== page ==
This season is seriously dragging. The lost weekend in Atlanta did nothing except make me long for the return of Daniel Murphy – on defense.
The quickness, the agility, the intuition, the hands, the smarts.
Plus, he hits.
Murphy is due back from injury soon, the Mets say, and David Wright, who knows, but the parade of infield horrors in Atlanta only served to blot out some of the rallies and pitching of nearly half the season.
So much suffering for so many fans. Bad teams. Mediocre teams. Day after day.
Maybe it’s a sign of bad spring weather, or too much time on my hands, but I have been enjoying the Mets for nearly two months, pretty much ignoring the Yankees and all the other baseball on the other channels. Just the daily soap opera of one team.
But now it is getting very old. Eric Campbell watched a runner score before throwing to first. He looked the runner home! Dilson Herrera and Wilmer Flores failed to cover second on a steal. And Ruben Tejada regressed again.
In case you missed it, here were the absolute highlights of the past weekend, as emphasized by the Mets’ broadcasters, and who can blame them.
Friday: After the ominous sight of Jeurys Familia clutching his hamstring, the Mets said it was only muscle soreness.
Saturday: After the contact at home plate, Travis d’Arnaud’s elbow was not shattered, merely hyperextended.
Sunday: In the fifth inning, Wilmer Flores hit a single. This meant the Mets would not be no-hit again.
This was the good news. Monday’s good news is that the Mets are off. I can watch the United States in the Women’s World Cup in peace.
Maybe Daniel Murphy, now known as Leather, will be back soon. At least he is intense.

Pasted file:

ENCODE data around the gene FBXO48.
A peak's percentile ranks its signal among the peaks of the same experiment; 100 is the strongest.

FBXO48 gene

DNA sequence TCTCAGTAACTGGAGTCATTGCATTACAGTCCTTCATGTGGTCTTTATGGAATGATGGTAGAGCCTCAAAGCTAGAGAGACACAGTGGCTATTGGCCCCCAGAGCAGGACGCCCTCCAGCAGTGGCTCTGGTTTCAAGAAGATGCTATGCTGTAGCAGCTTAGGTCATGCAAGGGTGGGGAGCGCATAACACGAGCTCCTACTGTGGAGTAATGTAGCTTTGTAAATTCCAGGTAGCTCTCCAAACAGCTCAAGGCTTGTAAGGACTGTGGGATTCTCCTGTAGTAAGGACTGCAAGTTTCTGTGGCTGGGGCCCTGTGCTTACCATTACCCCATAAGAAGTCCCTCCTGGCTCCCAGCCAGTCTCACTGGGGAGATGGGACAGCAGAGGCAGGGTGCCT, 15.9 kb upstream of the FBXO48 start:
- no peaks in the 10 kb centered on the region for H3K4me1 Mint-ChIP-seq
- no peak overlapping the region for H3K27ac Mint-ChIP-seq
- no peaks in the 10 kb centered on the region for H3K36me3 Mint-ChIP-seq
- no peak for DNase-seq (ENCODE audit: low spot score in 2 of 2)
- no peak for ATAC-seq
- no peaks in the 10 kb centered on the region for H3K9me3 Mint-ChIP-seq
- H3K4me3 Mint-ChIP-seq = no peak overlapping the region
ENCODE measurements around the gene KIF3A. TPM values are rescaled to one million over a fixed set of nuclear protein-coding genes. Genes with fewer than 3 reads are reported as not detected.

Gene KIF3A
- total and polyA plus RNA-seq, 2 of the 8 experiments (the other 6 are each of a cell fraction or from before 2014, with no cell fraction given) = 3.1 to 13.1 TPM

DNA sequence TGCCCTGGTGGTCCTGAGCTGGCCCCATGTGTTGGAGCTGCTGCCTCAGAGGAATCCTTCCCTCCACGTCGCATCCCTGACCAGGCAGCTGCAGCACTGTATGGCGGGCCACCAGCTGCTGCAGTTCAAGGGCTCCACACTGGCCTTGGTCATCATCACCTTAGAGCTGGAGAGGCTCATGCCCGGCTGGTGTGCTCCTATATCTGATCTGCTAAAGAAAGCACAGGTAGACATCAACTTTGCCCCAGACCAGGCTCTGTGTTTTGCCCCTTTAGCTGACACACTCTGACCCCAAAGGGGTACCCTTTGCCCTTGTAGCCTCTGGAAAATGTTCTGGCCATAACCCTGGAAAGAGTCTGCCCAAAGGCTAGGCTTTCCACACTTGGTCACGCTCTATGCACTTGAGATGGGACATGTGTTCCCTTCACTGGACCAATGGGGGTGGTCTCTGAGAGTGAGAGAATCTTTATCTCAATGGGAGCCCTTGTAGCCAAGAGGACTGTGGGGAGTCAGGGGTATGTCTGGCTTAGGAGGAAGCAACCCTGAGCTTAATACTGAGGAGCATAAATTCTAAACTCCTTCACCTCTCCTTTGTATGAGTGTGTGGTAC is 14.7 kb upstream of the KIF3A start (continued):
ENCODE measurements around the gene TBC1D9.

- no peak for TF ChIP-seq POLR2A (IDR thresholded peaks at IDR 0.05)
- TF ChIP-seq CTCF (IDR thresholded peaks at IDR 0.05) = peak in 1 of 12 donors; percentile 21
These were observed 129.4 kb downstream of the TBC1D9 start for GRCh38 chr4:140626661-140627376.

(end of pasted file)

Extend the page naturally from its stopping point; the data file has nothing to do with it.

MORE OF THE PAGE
"Among the things that have long fascinated people about Jesus and explain his enduring appeal is his method of dialogue and teaching. "He asked a lot of questions and told a lot of stories in the form of parables. In fact, parables form about a third of Jesus’ recorded teachings. The Gospels were written decades after he died, so his questions and parables clearly left a deep impression on those who bore testimony to him....
"Some of Jesus’ questions were rhetorical; others were meant to challenge or even provoke. In some cases, Jesus used questions to parry attacks by religious authorities who set traps for him. In others, he used questions to enter more fully into the lives of others and to help people look at the state of their hearts. He asked people about their fears and their faith. Jesus used questions to free a woman caught in adultery from condemnation and to inquire whether people considered him to be the Messiah. He probed deeply into questions not many had asked before him, like “For what is a man profited, if he shall gain the whole world, and lose his own soul?”
---(Peter Wehner, long-time White House consultant and writer, in the NYT last week about Jesus Christ’s method of teaching by asking questions.)
"Would that I could mention all the illuminating details in this biography, for example, why Wells praised Black Americans so highly, saying, 'I took a mighty liking to these gentle, human, dark-skinned people,' and 'Whatever America has to show in heroic living today, I doubt if she can show anything finer than the quality of the resolve, the steadfast efforts hundreds of black and colored men are making today to live blamelessly, honorably and patiently, getting by themselves what scraps of refinement, beauty and learning they may, keeping their hold on a civilization they are grudged and denied.''
-- "How H.G. Wells Predicted the 20th Century," Charles Johnson, NYT Book Review, Nov. 19, 2021. ***".
...the monsters arrive."
"They come in a deafening, surging swarm, blasting from lawn to lawn and filling the air with the stench of gasoline and death. I would call them mechanical locusts, descending upon every patch of gold in the neighborhood the way the grasshoppers of old would arrive, in numbers so great they darkened the sky, to lay bare a cornfield in minutes. But that comparison is unfair to locusts.
"Grasshoppers belong here. Gasoline-powered leaf blowers are invaders, the most maddening of all the maddening, environment-destroying tools of the American lawn-care industry."
---The great Margaret Renkl, from Nashville, one of my favorite NYT bylines, Oct. 26, 2021.
(She describes our Long Island enclave to every decibel, every stink.)